Grayslake CCSD 46 to Host Groundbreaking Ceremony
Grayslake, IL. Community Consolidated School District 46 will host a groundbreaking ceremony on Thursday, June 14 at 11:00 a.m. at Frederick School to begin the construction of a solar energy project that will bring clean, renewable energy to the District. Ground-mounted solar panels will be installed at Frederick and Prairieview Schools, and roof-mounted panels will be installed at Park Campus and Grayslake Middle School. In total, the four photovoltaic arrays will generate 2.4 megawatts of clean energy and provide 2,940,000 kilowatt hours of power to the grid. The project is expected to be complete in 2018.
CCSD 46 was looking for creative ways to lower operating costs and solar presented a perfect opportunity. Discussions around locations ensued with Performance Services, the company that installed solar arrays for the high school district and a competitive RFP was released for an energy savings performance contract. Performance contracting is a method of procurement that allows public entities to utilize an integrated design and delivery method to implement building efficiency improvements with performance guarantees.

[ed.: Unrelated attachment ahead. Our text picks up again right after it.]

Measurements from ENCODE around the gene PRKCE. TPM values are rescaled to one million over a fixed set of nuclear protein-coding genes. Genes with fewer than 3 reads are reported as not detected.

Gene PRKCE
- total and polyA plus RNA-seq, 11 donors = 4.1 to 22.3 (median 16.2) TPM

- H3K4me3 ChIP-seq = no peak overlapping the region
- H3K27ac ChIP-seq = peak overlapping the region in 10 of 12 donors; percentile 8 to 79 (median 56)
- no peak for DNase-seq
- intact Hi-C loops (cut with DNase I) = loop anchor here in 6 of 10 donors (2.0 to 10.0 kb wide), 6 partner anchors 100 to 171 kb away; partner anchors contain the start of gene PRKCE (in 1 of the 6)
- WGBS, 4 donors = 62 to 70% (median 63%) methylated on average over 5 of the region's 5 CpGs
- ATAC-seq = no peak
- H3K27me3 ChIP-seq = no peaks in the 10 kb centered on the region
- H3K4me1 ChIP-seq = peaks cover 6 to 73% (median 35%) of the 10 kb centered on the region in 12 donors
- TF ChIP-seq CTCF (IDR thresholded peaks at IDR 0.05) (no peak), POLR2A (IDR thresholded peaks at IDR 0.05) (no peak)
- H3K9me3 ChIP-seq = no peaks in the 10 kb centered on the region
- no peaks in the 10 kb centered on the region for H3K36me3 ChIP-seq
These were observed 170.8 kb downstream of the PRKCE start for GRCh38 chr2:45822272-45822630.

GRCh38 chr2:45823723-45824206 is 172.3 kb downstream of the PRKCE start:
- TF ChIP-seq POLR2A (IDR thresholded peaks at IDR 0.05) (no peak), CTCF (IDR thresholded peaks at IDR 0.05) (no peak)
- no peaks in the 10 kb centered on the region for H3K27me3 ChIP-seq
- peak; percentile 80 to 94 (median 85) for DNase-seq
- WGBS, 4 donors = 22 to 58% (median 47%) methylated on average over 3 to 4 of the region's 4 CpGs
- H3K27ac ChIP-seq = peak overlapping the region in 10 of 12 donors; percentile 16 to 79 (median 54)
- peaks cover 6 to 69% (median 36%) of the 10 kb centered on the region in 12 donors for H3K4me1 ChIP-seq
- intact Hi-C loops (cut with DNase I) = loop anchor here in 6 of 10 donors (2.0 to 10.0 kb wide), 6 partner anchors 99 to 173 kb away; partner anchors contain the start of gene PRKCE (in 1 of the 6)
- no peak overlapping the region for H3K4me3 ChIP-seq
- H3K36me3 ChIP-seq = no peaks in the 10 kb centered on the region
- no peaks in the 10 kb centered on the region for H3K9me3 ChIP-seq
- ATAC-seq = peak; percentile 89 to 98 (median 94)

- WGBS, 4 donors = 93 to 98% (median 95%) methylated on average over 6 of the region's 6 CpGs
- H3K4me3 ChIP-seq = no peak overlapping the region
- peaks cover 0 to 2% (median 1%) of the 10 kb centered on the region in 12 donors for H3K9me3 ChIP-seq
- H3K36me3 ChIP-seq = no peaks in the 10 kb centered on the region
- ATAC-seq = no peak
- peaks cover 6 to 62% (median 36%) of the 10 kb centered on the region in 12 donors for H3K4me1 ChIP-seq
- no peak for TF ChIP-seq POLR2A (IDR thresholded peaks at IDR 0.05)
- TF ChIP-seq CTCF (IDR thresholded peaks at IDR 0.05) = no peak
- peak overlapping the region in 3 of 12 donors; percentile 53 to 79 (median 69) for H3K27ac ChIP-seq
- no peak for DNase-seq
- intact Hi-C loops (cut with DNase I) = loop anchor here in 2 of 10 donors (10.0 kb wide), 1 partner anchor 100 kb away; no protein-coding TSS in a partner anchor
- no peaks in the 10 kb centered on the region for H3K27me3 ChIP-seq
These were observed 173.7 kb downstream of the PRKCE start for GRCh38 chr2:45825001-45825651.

Decreasing manufacturing costs coupled with increased productivity and SREC income have made solar a viable option for District 46. The District stands to potentially net $6.75 million over 30 years as well as capitalize on rebates offered by ComEd. The energy produced by the solar array is equivalent to the electricity needed to power an estimated 329 homes in a single year. The project will reduce greenhouse gases by 2,196 metric tons, equivalent to taking 470 cars off the road in a single year.
“This is a very exciting project for us. Not only will we address environmental needs and concerns, we will also be providing both a savings and a revenue source for future years in our district. An added bonus will be for our students—they will be able to analyze data in relationship to solar power and make predictions regarding energy and its effect on our environment,” said Ellen Correll, superintendent.